Paul J. Silvia teaches psychology at the University of North Carolina, Greensboro. In
How to Write a Lot: A Practical Guide to Productive Academic Writing, Silvia chiefly pleads with his readers to set aside specific, regular blocks of time for writing and to adhere steadfastly to this schedule (16–17). “The secret,” he says, “is the regularity, not the number of days or the number of hours [allotted for writing]” (13). Silvia argues that observing such a regular writing schedule will allow an author to produce better material more efficiently (1). “More efficiently” does not, of course, necessarily indicate that all academics should publish a large quantity of material; those whose interests lie elsewhere can still use a regular writing schedule to produce the quantity of literature that they wish. Thus, Silvia suggests that a more accurate title for the volume would be How to Write More Productively During the Normal Work Week with Less Anxiety and Guilt, but he humorously recognizes that such a title may well have inhibited book sales (130).
To motivate his readers to take his advice about writing schedules, Silvia addresses four common barriers to productive writing and regular writing times (11–27). First, Silvia addresses the difficulty of finding large blocks of time to write by asking his audience to consider writing to be part of the set of required tasks that academics have. “Do you need to ‘find time to teach’?” he queries, “Of course not—you have a teaching schedule, and you never miss it. . . . Instead of finding time to write, allot time to write” (12). Second, Silvia cautions against the literary paralysis that can result from a constant feeling of needing to read more about a topic before writing about it. Doing this reading during one’s scheduled writing time can eliminate the roadblock it presents to the writing process (18–19). Third, perceived workspace or equipment inadequacies cannot be allowed to be deterrents from writing (19–23). Fourth, waiting for inspiration or “feeling like writing,” at least for those who do not intend to produce novels or poetry, should not dissuade someone from a regular schedule because keeping that schedule will itself generally prompt more ideas for writing and more occasions when an author feels like writing (23–27).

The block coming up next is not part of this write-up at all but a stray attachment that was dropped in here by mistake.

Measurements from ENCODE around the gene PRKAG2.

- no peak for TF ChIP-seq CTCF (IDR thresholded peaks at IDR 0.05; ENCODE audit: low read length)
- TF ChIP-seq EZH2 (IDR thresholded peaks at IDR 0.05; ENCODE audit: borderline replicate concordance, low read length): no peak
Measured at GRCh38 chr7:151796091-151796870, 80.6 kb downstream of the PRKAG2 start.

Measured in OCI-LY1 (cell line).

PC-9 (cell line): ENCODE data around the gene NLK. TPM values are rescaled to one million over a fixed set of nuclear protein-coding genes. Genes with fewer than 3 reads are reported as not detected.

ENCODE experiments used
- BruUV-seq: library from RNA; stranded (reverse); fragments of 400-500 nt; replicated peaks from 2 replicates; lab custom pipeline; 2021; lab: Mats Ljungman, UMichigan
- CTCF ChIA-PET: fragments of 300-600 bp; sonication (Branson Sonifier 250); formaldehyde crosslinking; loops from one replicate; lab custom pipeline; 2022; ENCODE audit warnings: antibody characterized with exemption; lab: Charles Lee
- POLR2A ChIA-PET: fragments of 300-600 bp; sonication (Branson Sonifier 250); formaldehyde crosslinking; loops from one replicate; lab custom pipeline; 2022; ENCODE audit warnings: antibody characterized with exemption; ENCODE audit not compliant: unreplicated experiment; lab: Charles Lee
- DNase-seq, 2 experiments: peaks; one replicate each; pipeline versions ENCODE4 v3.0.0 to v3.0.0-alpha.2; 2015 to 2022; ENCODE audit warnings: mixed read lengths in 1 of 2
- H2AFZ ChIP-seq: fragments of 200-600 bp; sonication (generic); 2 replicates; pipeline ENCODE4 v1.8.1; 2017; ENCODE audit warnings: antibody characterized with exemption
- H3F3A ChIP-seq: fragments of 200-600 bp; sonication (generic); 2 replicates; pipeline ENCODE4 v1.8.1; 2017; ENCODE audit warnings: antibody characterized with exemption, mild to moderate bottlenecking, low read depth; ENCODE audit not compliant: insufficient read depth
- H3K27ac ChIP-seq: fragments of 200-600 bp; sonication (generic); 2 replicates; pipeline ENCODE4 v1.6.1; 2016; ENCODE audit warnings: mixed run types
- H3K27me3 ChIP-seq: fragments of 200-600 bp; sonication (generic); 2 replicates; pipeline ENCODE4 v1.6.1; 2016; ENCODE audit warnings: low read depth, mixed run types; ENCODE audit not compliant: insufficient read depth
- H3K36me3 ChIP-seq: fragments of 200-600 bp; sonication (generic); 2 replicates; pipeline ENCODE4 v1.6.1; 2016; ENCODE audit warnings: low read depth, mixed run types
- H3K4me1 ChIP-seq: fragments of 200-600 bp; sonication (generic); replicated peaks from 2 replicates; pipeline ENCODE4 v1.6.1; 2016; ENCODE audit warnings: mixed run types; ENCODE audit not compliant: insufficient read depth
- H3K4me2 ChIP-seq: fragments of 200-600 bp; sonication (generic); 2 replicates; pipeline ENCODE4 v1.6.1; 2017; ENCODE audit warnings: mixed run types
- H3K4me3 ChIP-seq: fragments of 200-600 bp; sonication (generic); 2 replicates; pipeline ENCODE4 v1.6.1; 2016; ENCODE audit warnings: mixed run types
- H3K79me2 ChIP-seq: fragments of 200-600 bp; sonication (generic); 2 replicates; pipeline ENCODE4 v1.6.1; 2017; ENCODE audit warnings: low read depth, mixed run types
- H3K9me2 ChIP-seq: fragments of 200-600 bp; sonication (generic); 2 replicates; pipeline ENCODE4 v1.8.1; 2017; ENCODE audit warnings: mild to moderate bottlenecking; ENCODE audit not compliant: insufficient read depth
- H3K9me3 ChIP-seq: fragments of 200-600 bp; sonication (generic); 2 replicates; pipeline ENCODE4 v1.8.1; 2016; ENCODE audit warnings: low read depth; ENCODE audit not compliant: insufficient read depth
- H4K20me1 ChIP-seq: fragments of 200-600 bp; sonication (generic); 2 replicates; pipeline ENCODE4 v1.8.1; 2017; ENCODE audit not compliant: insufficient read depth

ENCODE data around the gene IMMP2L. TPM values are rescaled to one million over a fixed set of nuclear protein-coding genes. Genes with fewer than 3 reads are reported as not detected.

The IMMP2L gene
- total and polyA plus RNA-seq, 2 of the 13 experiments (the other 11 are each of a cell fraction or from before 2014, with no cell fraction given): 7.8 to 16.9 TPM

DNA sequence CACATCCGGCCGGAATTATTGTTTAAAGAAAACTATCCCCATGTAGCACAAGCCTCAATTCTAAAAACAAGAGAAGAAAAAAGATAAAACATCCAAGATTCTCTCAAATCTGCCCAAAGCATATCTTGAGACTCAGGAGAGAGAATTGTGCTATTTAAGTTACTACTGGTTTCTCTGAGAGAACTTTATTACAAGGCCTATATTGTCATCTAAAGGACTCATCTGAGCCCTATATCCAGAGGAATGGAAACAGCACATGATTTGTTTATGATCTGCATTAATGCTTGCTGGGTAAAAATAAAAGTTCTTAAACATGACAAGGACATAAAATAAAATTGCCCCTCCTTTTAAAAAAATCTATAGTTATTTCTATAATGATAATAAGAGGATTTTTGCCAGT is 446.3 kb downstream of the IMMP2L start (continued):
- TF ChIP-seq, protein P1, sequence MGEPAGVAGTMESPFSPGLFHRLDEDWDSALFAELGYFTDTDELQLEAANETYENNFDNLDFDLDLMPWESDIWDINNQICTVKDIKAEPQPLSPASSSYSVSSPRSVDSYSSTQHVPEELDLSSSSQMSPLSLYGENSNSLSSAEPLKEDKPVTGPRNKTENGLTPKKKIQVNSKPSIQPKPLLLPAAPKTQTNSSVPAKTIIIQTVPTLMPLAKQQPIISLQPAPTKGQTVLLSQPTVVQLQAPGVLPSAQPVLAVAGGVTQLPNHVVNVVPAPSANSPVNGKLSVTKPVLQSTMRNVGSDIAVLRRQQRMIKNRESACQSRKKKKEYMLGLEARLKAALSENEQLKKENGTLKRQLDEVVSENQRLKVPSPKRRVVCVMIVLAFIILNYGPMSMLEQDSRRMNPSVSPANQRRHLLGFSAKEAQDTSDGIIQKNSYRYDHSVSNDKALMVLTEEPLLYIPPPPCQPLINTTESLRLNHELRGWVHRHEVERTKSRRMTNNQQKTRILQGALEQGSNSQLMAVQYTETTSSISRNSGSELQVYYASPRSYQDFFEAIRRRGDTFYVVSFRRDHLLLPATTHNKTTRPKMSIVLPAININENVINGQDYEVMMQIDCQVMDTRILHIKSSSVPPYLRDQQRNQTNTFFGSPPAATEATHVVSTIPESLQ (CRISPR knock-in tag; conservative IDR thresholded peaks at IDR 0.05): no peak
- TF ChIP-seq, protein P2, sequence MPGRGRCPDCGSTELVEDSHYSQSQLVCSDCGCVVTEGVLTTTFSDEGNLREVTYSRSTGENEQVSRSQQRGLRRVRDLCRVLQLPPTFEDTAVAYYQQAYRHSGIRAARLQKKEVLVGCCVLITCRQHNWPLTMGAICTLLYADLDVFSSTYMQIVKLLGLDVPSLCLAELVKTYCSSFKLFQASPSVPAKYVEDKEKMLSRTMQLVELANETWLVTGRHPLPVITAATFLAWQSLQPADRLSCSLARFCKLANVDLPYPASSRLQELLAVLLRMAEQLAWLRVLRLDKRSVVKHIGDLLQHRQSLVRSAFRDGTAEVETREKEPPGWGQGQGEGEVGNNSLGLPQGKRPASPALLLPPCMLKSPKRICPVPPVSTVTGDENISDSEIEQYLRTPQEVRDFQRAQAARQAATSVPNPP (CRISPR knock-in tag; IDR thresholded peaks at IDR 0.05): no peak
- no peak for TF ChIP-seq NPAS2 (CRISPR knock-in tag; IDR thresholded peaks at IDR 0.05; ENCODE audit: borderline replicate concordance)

After attempting to dispatch these common roadblocks to productive writing, Silvia suggests some “motivational tools,” including: setting reasonable goals to achieve within one’s regular writing times, prioritizing different projects appropriately, and monitoring one’s progress (30–45). He also comments at length on starting and running a writing accountability group (49–57).
Silvia briefly discusses some characteristics of good writing style (59–76) before giving specific counsel for writing journal articles (77–107) and books (109–25). For journal articles, Silvia provides numerous specific tips (78–98)—some of which specifically relate to his own field of psychology but may still apply to articles submitted in New Testament studies—and a general counsel: Assume that any article submitted will be rejected (98). Silvia intends this counsel to calm fears about “what if. . . ,” and he encourages his readers to think of article rejections as a “publication tax,” or a cost that must be payed to have other things published (100–101). For books, Silvia suggests finding a co-author if necessary (112–13), and he provides some tips for authors when they want to “sell” their books to publishers (118–23).
While Silvia’s book contains numerous, practical hints for various issues that arise during the writing process, the book has a unified message: “Make a writing schedule, keep it, and you will write more than you do.” The “plan and persist” mantra is, perhaps, somewhat oversimplified at times, but this simplicity too serves Silvia’s purpose. How to Write a Lot: A Practical Guide to Productive Academic Writing, in the end, does “guide,” but this guidance is designed also to motivate.
Looking at beginning the dissertation phase here at Southeastern later this year, I found Silvia’s book encouraging, but perhaps more encouraging is a very simple writing schedule. If someone were only to average one page each week day, that person would write about 261 pages each year. At about 350 words per page, our hypothetical student would write in one year 91,350 words on a project where something around 100,000 words seems to be a fairly standard finishing length. Others who have already walked this road will certainly have a more nuanced perspective, but at the beginning of the road at least, such things are encouraging.